The 49-Area AF is unconventional named. It divides the frame into 49 areas, leaving a small empty border. The user is then required to select a 3x3 block among the 49 areas. The camera will then autofocus on any one area within the chosen block. On most digital cameras, this would be called 9-Area AF. This mode is very useful as it allows to choose an approximate region of autofocus.
The Custom-Multi autofocus mode really shows what Contrast-Detect AF is capable of. The basis is the same 7x7 grid of 49 areas as above from which users can select any number of those areas, contiguous or not. There are presets for contiguous horizontal and vertical bands which can be 1, 2 or 3 rows or columns. User-defined areas can be saved into one of 3 area memories.
The 1-Area AF mode works just as expected. It lets users select a single area among 49. As before, 8 area-sizes are available. Pin-Point works the same way expect that a point is selected rather than an area. Since Pin-Point AF is so precise, the GH4 automatically zooms on the area while performing autofocus. Without a doubt, this mirrorless camera offers the most sophisticated control over autofocus areas to date.
This Panasonic offers extensive video features. On top of recording 1080p video at 60 FPS, like its predecessor, the GH4 can record 4K video, also known as Ultra-HD. These videos are captured at 4X the resolution of full HD, giving 3840x2160 at the same 16:9 aspect-ratio or 4096x2160 when slightly wider. More compression is needed to record 4K to memory which we discuss in the performance page of this review.
Audio is an integral part of video. The GH4 supports both internal and external stereo sound recording. It can monitor audio by passing through the sound-track via a stereo line-out. The sound played can come directly from the microphone or from the audio-track of the video being recorded. There are 19 levels of sound-input, plus optional Wind-Cut and Lens-Cut filters to avoid recording unwanted noise.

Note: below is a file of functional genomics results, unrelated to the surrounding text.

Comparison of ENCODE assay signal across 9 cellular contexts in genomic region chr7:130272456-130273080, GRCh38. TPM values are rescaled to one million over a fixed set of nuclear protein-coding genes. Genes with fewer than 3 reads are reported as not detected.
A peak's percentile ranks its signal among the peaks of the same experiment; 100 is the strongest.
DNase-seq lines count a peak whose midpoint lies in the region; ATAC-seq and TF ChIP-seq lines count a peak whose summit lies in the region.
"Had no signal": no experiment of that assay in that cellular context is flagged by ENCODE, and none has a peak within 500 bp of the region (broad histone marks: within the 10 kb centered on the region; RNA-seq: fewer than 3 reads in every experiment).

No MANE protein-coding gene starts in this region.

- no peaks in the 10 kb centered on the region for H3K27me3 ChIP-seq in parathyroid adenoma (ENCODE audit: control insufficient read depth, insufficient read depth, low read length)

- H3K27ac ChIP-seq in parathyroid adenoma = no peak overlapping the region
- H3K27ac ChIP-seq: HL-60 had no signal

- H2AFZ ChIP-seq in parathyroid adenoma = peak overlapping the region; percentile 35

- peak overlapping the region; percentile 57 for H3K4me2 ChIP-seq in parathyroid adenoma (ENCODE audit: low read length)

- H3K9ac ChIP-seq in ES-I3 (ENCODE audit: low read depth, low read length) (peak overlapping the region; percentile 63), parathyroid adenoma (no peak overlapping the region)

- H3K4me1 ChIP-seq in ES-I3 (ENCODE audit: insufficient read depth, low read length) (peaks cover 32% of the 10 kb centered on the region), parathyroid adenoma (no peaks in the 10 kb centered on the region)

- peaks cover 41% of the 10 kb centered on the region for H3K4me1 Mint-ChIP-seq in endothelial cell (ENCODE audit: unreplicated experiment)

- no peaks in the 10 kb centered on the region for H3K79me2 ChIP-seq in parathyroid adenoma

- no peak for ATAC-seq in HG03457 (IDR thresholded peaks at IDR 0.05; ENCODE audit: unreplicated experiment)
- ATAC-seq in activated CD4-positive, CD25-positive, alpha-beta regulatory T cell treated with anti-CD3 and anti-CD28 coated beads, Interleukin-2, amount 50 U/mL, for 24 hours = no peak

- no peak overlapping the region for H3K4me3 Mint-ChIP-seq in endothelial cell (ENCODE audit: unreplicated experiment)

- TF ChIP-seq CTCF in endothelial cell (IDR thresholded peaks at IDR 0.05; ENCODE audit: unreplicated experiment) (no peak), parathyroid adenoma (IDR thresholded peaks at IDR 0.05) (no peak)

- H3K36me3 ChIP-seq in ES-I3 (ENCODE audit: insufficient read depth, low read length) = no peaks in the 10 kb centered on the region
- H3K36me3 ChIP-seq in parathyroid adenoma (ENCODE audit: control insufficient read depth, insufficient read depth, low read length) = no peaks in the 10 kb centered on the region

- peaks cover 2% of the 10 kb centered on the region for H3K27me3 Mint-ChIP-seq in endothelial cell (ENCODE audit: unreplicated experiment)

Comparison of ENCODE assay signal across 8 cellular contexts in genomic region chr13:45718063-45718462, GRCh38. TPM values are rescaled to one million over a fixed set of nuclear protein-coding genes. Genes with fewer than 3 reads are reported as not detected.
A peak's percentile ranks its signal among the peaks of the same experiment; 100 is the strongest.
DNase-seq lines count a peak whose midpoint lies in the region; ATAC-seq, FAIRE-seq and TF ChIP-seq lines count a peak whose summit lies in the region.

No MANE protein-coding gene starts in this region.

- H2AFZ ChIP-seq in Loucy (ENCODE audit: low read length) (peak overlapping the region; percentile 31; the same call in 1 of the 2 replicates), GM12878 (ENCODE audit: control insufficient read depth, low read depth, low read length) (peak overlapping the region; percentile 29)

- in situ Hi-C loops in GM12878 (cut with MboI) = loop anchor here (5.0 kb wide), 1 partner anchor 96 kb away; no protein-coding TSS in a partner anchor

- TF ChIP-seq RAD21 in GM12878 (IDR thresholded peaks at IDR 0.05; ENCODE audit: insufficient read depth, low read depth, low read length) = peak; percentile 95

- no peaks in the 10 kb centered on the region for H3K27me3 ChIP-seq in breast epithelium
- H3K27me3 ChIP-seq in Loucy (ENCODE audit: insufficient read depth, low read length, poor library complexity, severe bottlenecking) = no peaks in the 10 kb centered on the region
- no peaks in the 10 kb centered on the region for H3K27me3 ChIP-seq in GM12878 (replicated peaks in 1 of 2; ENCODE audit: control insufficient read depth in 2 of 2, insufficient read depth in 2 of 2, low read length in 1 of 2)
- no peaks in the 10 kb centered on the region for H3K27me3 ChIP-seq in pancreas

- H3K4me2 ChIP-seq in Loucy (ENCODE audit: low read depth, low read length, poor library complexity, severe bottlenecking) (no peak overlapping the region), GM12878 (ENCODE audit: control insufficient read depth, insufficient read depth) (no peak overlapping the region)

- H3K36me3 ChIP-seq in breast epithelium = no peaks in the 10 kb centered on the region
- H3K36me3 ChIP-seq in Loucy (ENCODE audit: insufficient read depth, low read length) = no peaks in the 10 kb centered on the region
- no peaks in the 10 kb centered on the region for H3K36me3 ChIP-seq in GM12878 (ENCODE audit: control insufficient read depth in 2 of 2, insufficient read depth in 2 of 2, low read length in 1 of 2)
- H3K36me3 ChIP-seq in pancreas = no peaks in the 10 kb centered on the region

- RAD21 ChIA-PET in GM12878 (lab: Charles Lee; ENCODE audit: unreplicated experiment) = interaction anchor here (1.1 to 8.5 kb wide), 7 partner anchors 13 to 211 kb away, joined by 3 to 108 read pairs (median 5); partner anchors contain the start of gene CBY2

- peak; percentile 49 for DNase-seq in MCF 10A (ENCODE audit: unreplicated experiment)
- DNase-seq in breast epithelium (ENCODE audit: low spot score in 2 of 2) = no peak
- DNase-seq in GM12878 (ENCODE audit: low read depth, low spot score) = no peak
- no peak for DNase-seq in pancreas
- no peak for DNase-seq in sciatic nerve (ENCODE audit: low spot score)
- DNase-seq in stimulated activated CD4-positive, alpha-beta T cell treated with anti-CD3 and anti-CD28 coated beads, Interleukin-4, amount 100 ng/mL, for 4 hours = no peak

The GH4 can also capture high-speed and low-speed video at 1080p. It can record at frame-rates between 2 and 96 FPS which are then played back at a normal 24 FPS. This gives up to 12X faster or 4X slower. As usual, there is no audio in such videos.
One of the major issue when filming on a digital camera is storage. Even large memory-cards fill-up fast. Many professionals therefore record a live-feed via HDMI. The GH4 supports this thoroughly. It offers 8-bit or 10-bit encoding with an optional 4K down-conversion in case the capture device is incompatible with such high-resolution. Video files can include a Time-Code to allow synchronization between multiple devices.
The GH4 has built-in WiFi and NFC capabilities. These make it possible to control the camera and transmit images wirelessly. Images can be played back on a compatible TV or sent as they are captured to a smartphone, personal computer, cloud storage, web service or connected A/V device.
Panasonic DMC-GH4 Highlights
Sensor-Size: 17 x 13mm
Actual size when viewed at 100 DPI
|16 Megapixels Mirrorless||ISO 100-25600|
|Micro Four-Thirds Mount|
|0.50" Built-in EVF 2.4 Megapixels (0.67X)||Full manual controls, including Manual Focus|
|Automatic Eye-Start sensor||Custom white-balance with 2 axis fine-tuning|
|2 Axis Digital Level||Spot-Metering|
|Weatherproof||Hot-Shoe & Sync-Port|
|Built-in Dust Reduction||Stereo audio input|
|12 FPS Drive, 100 Images||Lithium-Ion Battery|
|4096x2160 @ 24 FPS Video Recording||Secure Digital Extended Capacity|
|3" LCD 1 Megapixels|